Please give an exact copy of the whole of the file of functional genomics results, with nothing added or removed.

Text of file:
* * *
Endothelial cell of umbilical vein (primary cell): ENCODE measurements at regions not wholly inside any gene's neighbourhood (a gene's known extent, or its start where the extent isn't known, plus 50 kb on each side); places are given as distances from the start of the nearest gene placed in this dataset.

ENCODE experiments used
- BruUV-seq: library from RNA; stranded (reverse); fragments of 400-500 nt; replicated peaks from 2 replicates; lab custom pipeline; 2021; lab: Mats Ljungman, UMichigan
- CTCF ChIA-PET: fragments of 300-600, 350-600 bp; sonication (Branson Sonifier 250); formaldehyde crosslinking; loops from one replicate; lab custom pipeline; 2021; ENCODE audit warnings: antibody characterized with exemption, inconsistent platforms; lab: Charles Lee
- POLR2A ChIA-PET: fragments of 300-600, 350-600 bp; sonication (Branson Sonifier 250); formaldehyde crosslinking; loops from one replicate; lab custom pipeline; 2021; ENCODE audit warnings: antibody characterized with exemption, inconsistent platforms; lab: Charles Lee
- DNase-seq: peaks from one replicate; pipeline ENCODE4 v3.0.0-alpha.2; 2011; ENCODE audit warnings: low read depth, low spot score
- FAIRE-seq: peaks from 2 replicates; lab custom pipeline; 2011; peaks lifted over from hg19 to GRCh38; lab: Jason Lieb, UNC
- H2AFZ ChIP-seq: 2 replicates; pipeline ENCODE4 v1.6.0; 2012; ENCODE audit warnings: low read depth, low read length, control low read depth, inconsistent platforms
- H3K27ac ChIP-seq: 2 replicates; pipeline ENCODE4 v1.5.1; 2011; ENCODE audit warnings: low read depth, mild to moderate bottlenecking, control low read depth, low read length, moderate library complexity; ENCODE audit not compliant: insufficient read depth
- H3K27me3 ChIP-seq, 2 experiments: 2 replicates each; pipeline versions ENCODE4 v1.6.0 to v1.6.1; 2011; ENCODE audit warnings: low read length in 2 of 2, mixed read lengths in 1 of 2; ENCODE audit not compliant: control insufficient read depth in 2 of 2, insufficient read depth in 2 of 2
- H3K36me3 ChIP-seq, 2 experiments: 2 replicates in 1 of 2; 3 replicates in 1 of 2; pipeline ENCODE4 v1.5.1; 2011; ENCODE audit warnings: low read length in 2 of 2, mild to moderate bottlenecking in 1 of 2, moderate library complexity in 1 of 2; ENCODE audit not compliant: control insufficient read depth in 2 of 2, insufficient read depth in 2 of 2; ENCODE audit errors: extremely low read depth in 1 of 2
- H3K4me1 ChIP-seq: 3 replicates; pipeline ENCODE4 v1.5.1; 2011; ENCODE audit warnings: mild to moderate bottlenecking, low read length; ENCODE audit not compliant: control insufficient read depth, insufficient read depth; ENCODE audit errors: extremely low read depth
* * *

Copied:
Endothelial cell of umbilical vein (primary cell): ENCODE measurements at regions not wholly inside any gene's neighbourhood (a gene's known extent, or its start where the extent isn't known, plus 50 kb on each side); places are given as distances from the start of the nearest gene placed in this dataset.

ENCODE experiments used
- BruUV-seq: library from RNA; stranded (reverse); fragments of 400-500 nt; replicated peaks from 2 replicates; lab custom pipeline; 2021; lab: Mats Ljungman, UMichigan
- CTCF ChIA-PET: fragments of 300-600, 350-600 bp; sonication (Branson Sonifier 250); formaldehyde crosslinking; loops from one replicate; lab custom pipeline; 2021; ENCODE audit warnings: antibody characterized with exemption, inconsistent platforms; lab: Charles Lee
- POLR2A ChIA-PET: fragments of 300-600, 350-600 bp; sonication (Branson Sonifier 250); formaldehyde crosslinking; loops from one replicate; lab custom pipeline; 2021; ENCODE audit warnings: antibody characterized with exemption, inconsistent platforms; lab: Charles Lee
- DNase-seq: peaks from one replicate; pipeline ENCODE4 v3.0.0-alpha.2; 2011; ENCODE audit warnings: low read depth, low spot score
- FAIRE-seq: peaks from 2 replicates; lab custom pipeline; 2011; peaks lifted over from hg19 to GRCh38; lab: Jason Lieb, UNC
- H2AFZ ChIP-seq: 2 replicates; pipeline ENCODE4 v1.6.0; 2012; ENCODE audit warnings: low read depth, low read length, control low read depth, inconsistent platforms
- H3K27ac ChIP-seq: 2 replicates; pipeline ENCODE4 v1.5.1; 2011; ENCODE audit warnings: low read depth, mild to moderate bottlenecking, control low read depth, low read length, moderate library complexity; ENCODE audit not compliant: insufficient read depth
- H3K27me3 ChIP-seq, 2 experiments: 2 replicates each; pipeline versions ENCODE4 v1.6.0 to v1.6.1; 2011; ENCODE audit warnings: low read length in 2 of 2, mixed read lengths in 1 of 2; ENCODE audit not compliant: control insufficient read depth in 2 of 2, insufficient read depth in 2 of 2
- H3K36me3 ChIP-seq, 2 experiments: 2 replicates in 1 of 2; 3 replicates in 1 of 2; pipeline ENCODE4 v1.5.1; 2011; ENCODE audit warnings: low read length in 2 of 2, mild to moderate bottlenecking in 1 of 2, moderate library complexity in 1 of 2; ENCODE audit not compliant: control insufficient read depth in 2 of 2, insufficient read depth in 2 of 2; ENCODE audit errors: extremely low read depth in 1 of 2
- H3K4me1 ChIP-seq: 3 replicates; pipeline ENCODE4 v1.5.1; 2011; ENCODE audit warnings: mild to moderate bottlenecking, low read length; ENCODE audit not compliant: control insufficient read depth, insufficient read depth; ENCODE audit errors: extremely low read depth